While the Seahawks have looked downright human on the road, where they’ve outscored opponents 35-27 (as opposed to a staggering 74-20 at home), the Colts aren’t expecting any gifts. That mentality, coupled with the manner in which they dispatched their last two road opponents should give Colts fans (as well as the team) some cautious optimism heading into an exceedingly tough four game stretch (Seahawks, @ Chargers, Broncos, @ Texans).
A Few Good Quotes: The All-Darius Butler Edition
- Butler on taking interceptions to the house for two straight games in Jacksonville: “Like I told the guys here, it’s a home game for me. It’s the game that usually, a lot of my family that doesn’t get to come up to Indy or wherever we’re playing every week, they can definitely come to Jacksonville. They only live about five hours away in Ft. Lauderdale so a lot of family comes in. It’s always; I love the atmosphere just playing in my home state. I hope special things happen every time I go down there.”
- Butler on the players referring to the secondary as the “No Fly Zone:” “That’s just what we go by. We feel like when we go out there on Sundays, we’re competing, and everybody has their matchup on every down. That’s what we come out there to do.”
- Butler giving props to the front seven and the pass rush: “It’s played a huge role. The more pressure those guys get on the quarterback, the easier it makes for us. The better we can hold up on our back end whether it’s man-to-man, press, zone, whatever it is. The better we hold up on the back end then the more time we give to the guys up front. We feed off each other game to game and we depend on the front seven as much as they depend on us.”
- Butler on Pagano’s role in helping and teaching the secondary as well as in his development: “He plays a big role. He’s a secondary guy. He’s been a secondary guy pretty much his whole career. He always comes over and has things to say. Like I said, (Greg) Manusky is the D-coordinator, (Mike) Gillhamer is the position coach, but Chuck (Pagano), he’s been a DB guy his whole life. He was obviously one of the first guys I talked to when I got here. He talked about how he liked me coming out of college and things along those lines. Like I said, he believes in me from the top down, Greg (Manusky), everybody. That helps you play faster and helps you play more loose. I know personally that’s when I play my best football.”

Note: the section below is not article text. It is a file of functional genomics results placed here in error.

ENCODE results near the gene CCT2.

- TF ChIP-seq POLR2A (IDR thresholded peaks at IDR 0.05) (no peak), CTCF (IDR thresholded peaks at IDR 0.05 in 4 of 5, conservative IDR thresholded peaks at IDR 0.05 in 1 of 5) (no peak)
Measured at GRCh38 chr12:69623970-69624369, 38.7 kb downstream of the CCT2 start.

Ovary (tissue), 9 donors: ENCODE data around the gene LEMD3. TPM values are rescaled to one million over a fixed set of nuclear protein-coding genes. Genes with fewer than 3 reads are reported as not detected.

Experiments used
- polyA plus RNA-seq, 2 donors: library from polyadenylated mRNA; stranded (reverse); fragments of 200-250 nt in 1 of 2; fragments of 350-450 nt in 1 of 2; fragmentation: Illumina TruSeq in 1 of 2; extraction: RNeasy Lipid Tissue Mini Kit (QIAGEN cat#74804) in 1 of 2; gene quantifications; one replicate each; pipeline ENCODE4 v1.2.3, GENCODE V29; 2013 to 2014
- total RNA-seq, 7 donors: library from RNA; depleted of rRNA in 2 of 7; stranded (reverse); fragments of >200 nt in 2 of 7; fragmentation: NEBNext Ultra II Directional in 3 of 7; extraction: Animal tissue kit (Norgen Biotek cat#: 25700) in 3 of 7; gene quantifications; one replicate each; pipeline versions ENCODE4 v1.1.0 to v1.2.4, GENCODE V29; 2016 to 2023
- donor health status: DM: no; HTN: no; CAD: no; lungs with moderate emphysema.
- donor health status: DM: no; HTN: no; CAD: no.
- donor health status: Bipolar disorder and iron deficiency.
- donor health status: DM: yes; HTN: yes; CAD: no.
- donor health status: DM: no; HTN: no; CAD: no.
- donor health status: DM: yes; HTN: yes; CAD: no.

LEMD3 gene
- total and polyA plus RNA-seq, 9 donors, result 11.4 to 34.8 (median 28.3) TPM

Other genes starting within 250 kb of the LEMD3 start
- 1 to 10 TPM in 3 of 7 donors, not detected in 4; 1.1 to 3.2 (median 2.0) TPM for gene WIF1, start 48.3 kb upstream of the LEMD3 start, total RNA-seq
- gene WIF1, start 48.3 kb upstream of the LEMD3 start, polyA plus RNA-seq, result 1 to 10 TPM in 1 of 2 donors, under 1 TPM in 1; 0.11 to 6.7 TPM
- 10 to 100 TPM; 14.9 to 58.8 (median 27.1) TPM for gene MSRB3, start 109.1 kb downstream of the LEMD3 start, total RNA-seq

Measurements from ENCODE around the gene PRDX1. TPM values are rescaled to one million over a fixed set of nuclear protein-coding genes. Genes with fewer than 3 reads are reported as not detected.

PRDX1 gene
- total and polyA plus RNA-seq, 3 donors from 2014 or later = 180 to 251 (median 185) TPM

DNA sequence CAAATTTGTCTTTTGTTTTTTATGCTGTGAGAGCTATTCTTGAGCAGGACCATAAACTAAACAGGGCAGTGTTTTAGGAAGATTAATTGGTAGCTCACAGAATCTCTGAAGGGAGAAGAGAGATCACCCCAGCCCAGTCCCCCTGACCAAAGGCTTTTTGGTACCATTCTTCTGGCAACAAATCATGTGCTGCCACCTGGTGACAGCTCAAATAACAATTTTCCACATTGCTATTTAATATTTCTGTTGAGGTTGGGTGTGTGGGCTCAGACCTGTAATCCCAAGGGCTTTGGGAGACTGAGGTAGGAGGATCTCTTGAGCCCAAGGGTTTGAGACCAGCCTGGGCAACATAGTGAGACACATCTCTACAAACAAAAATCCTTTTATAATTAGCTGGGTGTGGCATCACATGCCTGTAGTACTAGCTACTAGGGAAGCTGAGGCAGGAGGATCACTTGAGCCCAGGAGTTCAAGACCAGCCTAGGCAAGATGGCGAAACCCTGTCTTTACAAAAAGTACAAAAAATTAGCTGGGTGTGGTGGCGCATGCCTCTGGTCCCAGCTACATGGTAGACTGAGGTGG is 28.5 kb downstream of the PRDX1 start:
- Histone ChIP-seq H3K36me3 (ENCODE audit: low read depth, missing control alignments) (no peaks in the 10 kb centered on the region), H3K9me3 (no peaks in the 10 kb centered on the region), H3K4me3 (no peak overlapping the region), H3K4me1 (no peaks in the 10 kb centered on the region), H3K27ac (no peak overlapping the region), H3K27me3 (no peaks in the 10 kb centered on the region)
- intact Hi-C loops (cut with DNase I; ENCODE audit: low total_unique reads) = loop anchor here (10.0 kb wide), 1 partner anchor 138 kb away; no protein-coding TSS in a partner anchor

- Lastly, when asked if there is a secret to his ability to come up with pick sixes, gave credit to Vontae Davis for tipping the pass that he returned for his fourth career touchdown: “Not really,” he said. “They come in bunches. So as long as you keep doing what I’m supposed to be doing and guys are doing their job. That play really came from Vontae (Davis) doing his job. Vontae bit on (Cecil) Shorts and him getting the break up that ricocheted and everybody does the tip drill. It just translated to the game. Like I said, we feed off each other. Vontae made a play and I finished it off.”
Marcus, I was at the Dolphins game and it appeared to me that whenever we were in the 5 Miami picked on Butler. And usually won the matchup. It's hard to tell what's happening on TV. A while back Greg and Kyle gave the stats for the number of times thrown at/success rate/yards per attempt/ for Davis and Toler (Davis was better). But they never mentioned Butler. Can you list each players stats? Thanks.
I have to admit, I was worried about the players the Colts were amassing in their defensive secondary. Yet, again, it appears that Grigson and especially Pagano knew what they were doing and I was clueless. Pagano expecially really does seem to know how to "coach up" a defensive back field.
(Don't say anything about the Richardson trade, don't say anything about the Richardson trade.)
@smonroe Davis and Toler are better. That's why they start, but Butler is who we had quotes from yesterday.
Butler has a 2.5 grade from PFF this season, which is better than Davis (-0.1), but you have to remember Davis is guarding opponents' top receivers, and Butler was playing nickel against one of the worst teams we've ever seen. Anything other than a great game from him against what ever former PS player he was guarding would have been cause for concern, but he rose to the occasion, fortunately.
Of course, PFF only credited the Colts defense with one batted pass (Aubrayo Franklin). I guess Davis's deflection that caused the pick six doesn't count.
@DougEngland Doug, if you're right about the front office's DB acumen, maybe, just maybe Richardson turns out to be a very valuable emergency DB for us in the playoffs when three other guys go down with injuries.... Stranger things have happened. Not much stranger, but, well, maybe.
@DougEngland I thought Toler would be alright if he could stay healthy, but he's been damn impressive. And Vontae and Butler...wow. One thing Phil B Wilson pointed out on the podcast last night was that people aren't talking about the defensive backs giving too much cushion to receivers. I believe he referred to it as "the C word." These guys are right up in the receivers' faces, knocking them off their routes. They only give the receiver a little room in specific situations (3rd and long, ans such). It's been nice to see.
As far as the Richardson trade, I remain hopeful in large part because of Vontae. You don't hear people questioning the Vontae Davis trade anymore. I thought it was a bit risky at the time, but now I just watch Vontae playing like we hoped he could play last season and don't feel the need to question the value.